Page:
Millions of Americans have sat on the sidelines during the four-year bull market, nervously wondering if they should put their money at risk, and thereby having missed out on some colossal gains. Yet beginning investors are always afraid of making costly mistakes, and unfortunately, that only leads to more procrastination -- and more missed opportunities.

The best way to avoid common investing mistakes is to get fair warning about them before you make them. With the goal of giving beginning investors knowledge they can use to steer clear of potential pitfalls, here are 12 mistakes that beginning investors often make.

1. Paying too much in expenses to invest hurts your results right out of the starting gate. Instead of choosing funds with up-front sales loads and hefty annual expenses, aim your fund investments toward no-load funds with lower fees. Over your lifetime, the savings can add up to hundreds of thousands of dollars.

2. Owning multiple funds doesn't mean you have a safely diversified portfolio. Often, different funds own the same underlying investments, leaving you doubly exposed if bad news hits.

3. Chasing performance will almost always leave you on the back end of a trend right as it reverses. Longtime investors in SPDR Gold (NYSEMKT:GLD) and iShares Silver (NYSEMKT:SLV), for instance, earned huge profits over the past decade. But those who climbed on the precious-metals bandwagon in 2011 have seen huge losses. Being late to the game isn't always fatal, but you should never expect the same returns in the future as an investment's past results.

4. Making knee-jerk stock purchases and sales immediately after important news leaves you vulnerable to professional investors, who step in during such periods to take advantage of emotionally driven beginning investors. Waiting until the dust settles will often get you better results.

5. A great company isn't always a great investment. Hot companies often have their stocks bid into the stratosphere, at which point they've lost most of their chances to produce big returns. Sometimes, you have to concede that you've missed out on most of the potential gains a stock can produce and look for other opportunities.

6. Investments with high dividend yields don't always produce good total returns. Often, high yields signal danger, as the recent experience of Annaly Capital (NYSE:NLY) and American Capital Agency (NASDAQ:AGNC) show. Rising interest rates have crushed those stocks, costing investors the equivalent of two years' worth of dividend payments just since the end of April. For funds, distribution yields are often meaningless, as they can include a portion of your own invested capital being returned to you.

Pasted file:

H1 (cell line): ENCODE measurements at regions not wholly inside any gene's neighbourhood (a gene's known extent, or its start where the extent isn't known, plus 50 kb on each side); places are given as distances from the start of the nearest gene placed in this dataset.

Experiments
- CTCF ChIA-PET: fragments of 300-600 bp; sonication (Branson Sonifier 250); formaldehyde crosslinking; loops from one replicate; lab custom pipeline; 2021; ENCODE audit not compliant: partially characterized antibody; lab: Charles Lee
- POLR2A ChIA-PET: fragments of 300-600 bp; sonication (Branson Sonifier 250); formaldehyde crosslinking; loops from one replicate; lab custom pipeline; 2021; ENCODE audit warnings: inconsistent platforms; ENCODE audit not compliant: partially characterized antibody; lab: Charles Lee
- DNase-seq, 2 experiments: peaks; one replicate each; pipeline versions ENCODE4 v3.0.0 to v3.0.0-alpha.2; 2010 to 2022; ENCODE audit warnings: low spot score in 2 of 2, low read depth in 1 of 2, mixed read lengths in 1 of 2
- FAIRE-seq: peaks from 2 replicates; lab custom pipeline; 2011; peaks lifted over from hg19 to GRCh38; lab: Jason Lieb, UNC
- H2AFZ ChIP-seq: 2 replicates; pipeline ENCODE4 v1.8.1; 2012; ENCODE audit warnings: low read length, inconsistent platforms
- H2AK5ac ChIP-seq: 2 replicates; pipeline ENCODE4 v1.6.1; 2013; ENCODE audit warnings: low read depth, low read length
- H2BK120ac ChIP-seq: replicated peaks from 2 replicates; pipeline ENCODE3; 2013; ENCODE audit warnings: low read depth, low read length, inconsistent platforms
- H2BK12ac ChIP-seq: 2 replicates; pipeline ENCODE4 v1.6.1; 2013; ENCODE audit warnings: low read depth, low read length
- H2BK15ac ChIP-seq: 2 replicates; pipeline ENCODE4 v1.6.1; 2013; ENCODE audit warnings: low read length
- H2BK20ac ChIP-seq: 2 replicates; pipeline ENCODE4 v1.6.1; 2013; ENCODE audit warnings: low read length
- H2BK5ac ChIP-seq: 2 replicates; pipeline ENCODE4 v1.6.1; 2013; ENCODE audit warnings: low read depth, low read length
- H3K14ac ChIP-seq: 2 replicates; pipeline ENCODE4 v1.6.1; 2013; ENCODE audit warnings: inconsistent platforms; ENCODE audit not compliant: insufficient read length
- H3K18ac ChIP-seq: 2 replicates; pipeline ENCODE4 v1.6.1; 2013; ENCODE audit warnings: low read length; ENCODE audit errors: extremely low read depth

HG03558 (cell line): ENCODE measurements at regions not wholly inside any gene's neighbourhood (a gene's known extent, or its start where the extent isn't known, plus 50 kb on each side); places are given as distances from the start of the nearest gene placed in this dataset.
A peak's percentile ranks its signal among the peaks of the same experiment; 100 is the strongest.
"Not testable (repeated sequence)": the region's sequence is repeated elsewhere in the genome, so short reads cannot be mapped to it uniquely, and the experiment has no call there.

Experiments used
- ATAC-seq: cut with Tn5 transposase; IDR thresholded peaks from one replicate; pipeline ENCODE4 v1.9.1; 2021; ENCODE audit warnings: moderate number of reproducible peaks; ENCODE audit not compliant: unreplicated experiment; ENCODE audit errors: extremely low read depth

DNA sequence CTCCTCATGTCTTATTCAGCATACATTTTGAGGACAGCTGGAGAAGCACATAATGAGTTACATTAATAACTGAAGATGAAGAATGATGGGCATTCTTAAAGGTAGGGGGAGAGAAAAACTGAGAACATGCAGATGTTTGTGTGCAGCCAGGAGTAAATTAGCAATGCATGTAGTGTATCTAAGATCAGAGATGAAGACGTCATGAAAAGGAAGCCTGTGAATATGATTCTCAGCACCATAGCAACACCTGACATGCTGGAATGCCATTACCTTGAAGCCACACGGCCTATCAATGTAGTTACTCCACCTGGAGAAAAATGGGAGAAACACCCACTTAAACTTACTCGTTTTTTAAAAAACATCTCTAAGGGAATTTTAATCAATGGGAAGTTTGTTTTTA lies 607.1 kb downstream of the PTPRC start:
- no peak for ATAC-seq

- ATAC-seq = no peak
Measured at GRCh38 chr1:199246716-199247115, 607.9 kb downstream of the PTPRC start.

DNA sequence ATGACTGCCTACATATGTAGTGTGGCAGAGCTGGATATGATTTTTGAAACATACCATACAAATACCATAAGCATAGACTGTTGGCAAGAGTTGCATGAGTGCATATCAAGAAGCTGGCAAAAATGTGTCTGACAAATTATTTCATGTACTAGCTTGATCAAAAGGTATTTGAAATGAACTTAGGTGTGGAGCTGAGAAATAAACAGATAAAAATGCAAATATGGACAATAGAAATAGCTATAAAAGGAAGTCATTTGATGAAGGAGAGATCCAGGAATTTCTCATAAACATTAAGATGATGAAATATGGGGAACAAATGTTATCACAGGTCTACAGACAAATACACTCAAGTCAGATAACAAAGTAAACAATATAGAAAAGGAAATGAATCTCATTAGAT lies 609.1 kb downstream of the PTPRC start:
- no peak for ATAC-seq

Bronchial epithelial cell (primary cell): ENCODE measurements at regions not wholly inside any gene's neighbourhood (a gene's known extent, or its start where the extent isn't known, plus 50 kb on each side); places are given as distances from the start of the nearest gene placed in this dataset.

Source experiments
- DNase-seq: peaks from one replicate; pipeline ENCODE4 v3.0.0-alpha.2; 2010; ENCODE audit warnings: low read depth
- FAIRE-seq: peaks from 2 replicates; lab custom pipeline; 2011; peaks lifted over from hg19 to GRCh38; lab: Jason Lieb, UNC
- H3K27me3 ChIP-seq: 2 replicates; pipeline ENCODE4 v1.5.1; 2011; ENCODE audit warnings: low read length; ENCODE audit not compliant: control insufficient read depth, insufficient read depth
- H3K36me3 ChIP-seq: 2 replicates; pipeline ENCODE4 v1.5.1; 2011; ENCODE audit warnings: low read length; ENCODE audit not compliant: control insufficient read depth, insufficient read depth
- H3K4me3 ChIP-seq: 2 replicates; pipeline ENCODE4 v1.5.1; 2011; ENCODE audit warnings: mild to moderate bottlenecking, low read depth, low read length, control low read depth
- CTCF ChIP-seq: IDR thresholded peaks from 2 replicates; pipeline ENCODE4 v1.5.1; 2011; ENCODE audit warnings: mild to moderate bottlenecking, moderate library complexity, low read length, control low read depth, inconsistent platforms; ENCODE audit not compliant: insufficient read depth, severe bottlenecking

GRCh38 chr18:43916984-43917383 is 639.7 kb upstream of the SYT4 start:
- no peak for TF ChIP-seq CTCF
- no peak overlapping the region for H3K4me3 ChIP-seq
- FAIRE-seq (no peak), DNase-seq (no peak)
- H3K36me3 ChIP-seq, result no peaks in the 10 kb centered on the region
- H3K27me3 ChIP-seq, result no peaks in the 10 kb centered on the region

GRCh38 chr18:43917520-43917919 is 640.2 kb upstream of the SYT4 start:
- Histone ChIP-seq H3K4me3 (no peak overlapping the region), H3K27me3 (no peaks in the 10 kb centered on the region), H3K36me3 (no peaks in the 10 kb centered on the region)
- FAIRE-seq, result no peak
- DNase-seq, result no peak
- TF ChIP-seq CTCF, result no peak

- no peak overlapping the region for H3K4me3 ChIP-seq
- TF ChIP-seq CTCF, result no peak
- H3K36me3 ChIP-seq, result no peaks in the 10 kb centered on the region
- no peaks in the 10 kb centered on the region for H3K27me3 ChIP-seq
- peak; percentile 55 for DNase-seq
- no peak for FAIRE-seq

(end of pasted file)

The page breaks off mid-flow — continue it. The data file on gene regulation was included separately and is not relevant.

7. Making frequent trades will cost you in several ways. Not only do you incur greater transaction costs, but any gains you earn on investments held for a year or less are taxed at higher short-term capital gains rates that can be more than double longer-term rates.

8. Not using tax-favored retirement accounts also provides a big drag on your overall returns. Roth IRAs can give you tax-free growth that can save you from having to pay taxes of more than 40% on your investment income for certain taxpayers, while even traditional retirement accounts let you defer taxes on income and capital gains within the account until you make withdrawals.

9. Failing to make enough contributions to your 401(k) plan at work to max out any employer match is simply giving up free money. Sometimes, you have to be careful to weed out bad investment options in your 401(k), but usually, you can find a good enough choice to justify grabbing the matching contribution.

10. Taking money out of an old job's 401(k) rather than rolling it over to a new 401(k) or IRA account will not only cost you a substantial amount in taxes and a 10% penalty in most circumstances but also leave you with that much less in retirement savings down the road. Moreover, the opportunity cost of not investing that money is even greater.

11. Watching financial television will generally just whipsaw your opinions in both directions, leaving you more confused than you were when you started. You're better off getting news and insight from sources that are less concerned about short-term trends and that instead will give you a better sense of long-term prospects.

12. Waiting too long to start investing takes away the biggest asset you have as a beginning investor: time. Markets rise and fall over shorter periods, but in the long run, picking investments that will steadily climb in value produces the wealth that will help you reach all your financial goals.

Get started today!
The financial markets are a scary place for beginning investors to get started with their investing. But with so much of your financial future at stake, you owe it to yourself to face the challenge. Avoiding these mistakes should give you more confidence that you can invest successfully.

Tune in every Monday and Wednesday for Dan's columns on retirement, investing, and personal finance. You can follow him on Twitter @DanCaplinger.

Fool contributor Dan Caplinger has no position in any stocks mentioned. The Motley Fool has no position in any of the stocks mentioned. Try any of our Foolish newsletter services free for 30 days. We Fools may not all hold the same opinions, but we all believe that considering a diverse range of insights makes us better investors. The Motley Fool has a disclosure policy.